jd@mystatecollegelawyer.com

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  • I am getting my 2nd underage drinking citation. Will i get my license suspened?

    I was found quilty for my first underage drinking citation a few months ago and my license was suspened for 3 months. If i am found quilty this time, am i guaranteed to lose my license for a year? Can the suspension be reduced?

    Jason’s Answer

    If you are convicted of the Underage Drinking, the judge is required to complete and send a DL-21 form to PennDOT. PennDOT will then suspend your license for 1 year. You are not eligible to receive an Occupational Limited License (OLL) for a 2nd offense. The suspension cannot be reduced IF you are convicted because PennDOT does not negotiate on suspensions. The only way to avoid the suspension is to avoid the conviction of the Underage charge. You should contact an experienced Pittsburgh attorney to see if you may be able to fight the case or work out an agreement that requires you to plead guilty to some other charge to avoid the suspension.

    Jason S. Dunkle, Esquire
    JD Law, P.C.
    State College, PA 16801

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  • What is the best way to go about a public drunkenness and underage citation in court?

    Are there options for me to get one of them thrown out? Can I do community service?

    Jason’s Answer

    The best way to resolve criminal charges is to talk to an attorney that has experience in handling State College Underage Drinking and Public Drunkenness citations. There are 3 judges and numerous police departments that could be involved, and the different judges and different police departments have different rules as to what is permitted with regard to agreed upon resolutions. Simply stated, you need to talk to a lawyer that knows the players involved and has a proven track record of successfully resolving cases at Penn State.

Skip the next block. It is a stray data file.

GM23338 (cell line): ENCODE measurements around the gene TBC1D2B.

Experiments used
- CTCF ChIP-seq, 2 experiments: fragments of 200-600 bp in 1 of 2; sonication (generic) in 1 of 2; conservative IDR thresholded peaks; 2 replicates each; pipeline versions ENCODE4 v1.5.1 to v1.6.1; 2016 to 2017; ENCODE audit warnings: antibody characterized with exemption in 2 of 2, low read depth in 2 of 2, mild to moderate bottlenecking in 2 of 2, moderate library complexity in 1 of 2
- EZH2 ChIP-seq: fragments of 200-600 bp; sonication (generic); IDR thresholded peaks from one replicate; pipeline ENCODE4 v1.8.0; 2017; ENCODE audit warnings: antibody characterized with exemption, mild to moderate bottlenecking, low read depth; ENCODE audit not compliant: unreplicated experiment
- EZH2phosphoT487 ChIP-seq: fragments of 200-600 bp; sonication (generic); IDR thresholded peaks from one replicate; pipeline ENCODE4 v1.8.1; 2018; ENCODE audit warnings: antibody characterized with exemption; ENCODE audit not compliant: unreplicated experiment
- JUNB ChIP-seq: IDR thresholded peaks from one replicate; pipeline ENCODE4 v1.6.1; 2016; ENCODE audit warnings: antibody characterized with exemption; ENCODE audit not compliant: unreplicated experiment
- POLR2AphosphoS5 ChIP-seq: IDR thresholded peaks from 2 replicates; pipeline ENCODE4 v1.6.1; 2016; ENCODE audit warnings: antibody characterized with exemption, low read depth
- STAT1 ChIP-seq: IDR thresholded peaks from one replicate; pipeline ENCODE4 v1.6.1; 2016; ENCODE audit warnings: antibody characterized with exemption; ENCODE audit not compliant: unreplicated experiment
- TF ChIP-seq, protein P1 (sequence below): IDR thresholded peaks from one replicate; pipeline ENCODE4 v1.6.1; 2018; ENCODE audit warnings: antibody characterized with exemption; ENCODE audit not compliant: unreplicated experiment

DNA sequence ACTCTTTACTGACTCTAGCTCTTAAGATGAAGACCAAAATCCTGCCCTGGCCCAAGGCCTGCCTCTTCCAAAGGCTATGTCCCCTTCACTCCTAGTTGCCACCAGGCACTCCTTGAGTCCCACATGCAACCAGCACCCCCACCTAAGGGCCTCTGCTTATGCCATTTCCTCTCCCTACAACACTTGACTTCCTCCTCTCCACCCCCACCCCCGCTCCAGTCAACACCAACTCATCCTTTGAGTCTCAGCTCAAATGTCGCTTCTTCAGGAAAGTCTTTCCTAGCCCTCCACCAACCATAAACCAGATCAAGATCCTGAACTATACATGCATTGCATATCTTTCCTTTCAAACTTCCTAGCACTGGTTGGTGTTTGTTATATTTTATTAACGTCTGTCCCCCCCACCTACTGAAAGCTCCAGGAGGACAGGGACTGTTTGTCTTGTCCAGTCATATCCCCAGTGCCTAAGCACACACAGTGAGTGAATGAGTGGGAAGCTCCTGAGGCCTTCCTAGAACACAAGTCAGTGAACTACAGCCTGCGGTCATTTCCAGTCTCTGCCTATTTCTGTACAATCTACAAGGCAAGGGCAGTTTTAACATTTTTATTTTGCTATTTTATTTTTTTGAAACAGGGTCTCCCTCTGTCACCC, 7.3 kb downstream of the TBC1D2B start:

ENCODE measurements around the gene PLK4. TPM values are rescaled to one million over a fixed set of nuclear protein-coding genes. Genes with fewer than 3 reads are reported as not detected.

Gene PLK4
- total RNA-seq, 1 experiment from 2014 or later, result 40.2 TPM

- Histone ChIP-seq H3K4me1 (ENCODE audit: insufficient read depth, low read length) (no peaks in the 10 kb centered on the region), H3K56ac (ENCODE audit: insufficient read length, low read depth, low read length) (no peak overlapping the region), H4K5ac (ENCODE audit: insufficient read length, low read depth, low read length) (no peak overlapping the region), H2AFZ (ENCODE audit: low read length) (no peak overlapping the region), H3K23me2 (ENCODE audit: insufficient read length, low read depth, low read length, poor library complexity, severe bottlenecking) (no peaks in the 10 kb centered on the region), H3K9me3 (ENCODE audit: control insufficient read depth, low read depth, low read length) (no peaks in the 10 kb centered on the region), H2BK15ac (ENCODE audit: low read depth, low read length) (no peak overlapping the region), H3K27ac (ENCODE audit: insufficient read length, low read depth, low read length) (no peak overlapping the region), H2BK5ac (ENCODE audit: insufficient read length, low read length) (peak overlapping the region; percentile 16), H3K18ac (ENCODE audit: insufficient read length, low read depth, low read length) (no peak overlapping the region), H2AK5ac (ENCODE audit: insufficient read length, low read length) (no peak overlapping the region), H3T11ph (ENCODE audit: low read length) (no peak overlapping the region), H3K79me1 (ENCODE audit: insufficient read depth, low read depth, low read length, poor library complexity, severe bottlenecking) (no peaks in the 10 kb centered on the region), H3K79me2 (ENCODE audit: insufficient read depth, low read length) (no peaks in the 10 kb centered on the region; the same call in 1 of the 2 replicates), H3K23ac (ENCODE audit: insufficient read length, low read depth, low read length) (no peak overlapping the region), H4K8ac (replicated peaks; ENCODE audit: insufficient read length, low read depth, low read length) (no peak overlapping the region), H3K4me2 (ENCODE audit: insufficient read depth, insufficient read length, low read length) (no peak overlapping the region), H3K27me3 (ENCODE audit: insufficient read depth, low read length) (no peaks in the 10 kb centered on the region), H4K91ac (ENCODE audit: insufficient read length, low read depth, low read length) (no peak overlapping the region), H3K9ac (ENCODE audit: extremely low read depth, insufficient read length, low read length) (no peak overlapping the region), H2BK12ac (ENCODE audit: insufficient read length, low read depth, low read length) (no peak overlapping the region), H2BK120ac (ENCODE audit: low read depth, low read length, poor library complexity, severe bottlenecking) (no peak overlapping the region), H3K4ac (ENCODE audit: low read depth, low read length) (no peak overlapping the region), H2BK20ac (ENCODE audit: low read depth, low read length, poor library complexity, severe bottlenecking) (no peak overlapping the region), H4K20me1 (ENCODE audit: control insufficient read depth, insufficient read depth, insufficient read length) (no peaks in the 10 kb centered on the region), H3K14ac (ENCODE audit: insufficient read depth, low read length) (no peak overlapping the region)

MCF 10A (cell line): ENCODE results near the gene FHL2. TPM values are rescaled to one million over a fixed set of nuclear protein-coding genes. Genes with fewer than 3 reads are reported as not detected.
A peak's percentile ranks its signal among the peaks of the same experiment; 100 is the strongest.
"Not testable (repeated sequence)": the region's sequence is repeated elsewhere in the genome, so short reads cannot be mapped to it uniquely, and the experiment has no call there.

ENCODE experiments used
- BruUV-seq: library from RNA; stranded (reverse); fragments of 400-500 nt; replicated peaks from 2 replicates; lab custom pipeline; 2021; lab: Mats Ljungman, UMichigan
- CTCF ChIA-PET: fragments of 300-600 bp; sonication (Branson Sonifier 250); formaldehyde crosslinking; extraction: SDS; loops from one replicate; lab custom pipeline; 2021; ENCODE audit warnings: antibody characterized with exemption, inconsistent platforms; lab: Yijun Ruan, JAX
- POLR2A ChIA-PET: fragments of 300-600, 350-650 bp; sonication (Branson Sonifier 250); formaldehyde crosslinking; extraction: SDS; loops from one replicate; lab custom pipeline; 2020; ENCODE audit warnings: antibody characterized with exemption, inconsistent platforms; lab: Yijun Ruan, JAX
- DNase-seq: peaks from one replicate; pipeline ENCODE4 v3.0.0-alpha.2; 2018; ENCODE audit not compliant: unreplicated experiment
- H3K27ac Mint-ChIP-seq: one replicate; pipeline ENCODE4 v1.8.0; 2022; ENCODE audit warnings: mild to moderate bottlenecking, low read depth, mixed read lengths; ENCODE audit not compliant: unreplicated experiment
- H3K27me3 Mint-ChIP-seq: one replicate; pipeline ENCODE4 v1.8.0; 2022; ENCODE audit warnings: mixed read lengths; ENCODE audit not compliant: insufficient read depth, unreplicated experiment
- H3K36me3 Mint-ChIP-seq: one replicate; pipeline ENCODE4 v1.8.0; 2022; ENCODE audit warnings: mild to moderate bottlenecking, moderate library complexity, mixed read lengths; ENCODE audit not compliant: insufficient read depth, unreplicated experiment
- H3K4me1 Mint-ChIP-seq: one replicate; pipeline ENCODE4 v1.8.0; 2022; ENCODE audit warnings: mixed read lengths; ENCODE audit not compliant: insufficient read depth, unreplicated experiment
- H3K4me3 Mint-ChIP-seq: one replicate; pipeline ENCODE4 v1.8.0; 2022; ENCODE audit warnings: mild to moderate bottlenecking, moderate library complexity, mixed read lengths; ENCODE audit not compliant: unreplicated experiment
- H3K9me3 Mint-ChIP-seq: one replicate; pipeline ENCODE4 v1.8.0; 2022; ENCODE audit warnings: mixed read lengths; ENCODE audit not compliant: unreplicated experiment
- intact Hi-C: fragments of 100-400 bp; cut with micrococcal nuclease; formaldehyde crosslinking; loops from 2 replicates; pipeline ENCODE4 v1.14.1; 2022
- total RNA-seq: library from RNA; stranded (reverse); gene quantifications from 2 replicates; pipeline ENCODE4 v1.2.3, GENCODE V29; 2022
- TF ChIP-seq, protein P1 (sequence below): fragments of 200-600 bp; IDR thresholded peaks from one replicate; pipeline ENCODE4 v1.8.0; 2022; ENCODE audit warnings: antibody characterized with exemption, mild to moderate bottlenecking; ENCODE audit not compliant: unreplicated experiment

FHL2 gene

Jason S. Dunkle, Esq.
    JD Law, P.C.
    jd@mystatecollegelawyer.com
    www.mystatecollegelawyer.com

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  • I am a college student and a first time offender being charged and am applying for ARD. Should I fill it out myself or a lawyer

    I am being charged with small possession if marajuana, possession of paraphernalia, and unlawful possession of a controlled substance. My formal arraignment if June 11th. How should I go about this process?

    Jason’s Answer

    I highly recommend that you retain a lawyer. In this county, misdemeanor drug possession charges like those you have referenced are filed via a summons, and the Police Criminal Complaint is mailed to you along with a Notice of Preliminary Hearing. You normally would not be aware of the Formal Arraignment date until you appeared in court at the preliminary hearing. The DA in Centre County mandates that any applying for ARD must submit an ARD application on or before the date of your preliminary hearing. If you do not follow the DA's rules completely, your ARD application is likely to be rejected. I highly recommend that you retain an attorney ASAP to make sure that everything is done properly and timely.

    Jason S. Dunkle, Esquire

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  • Penn State Underage Drinking Citation, should I plead guilty or not?

    I just received a citation for underage drinking, the police asked me a couple of questions and then I was sent to the hospital where I had blood tests done. I do not care much about the fine and can hire a lawyer, but I cannot have a record ...

    Jason’s Answer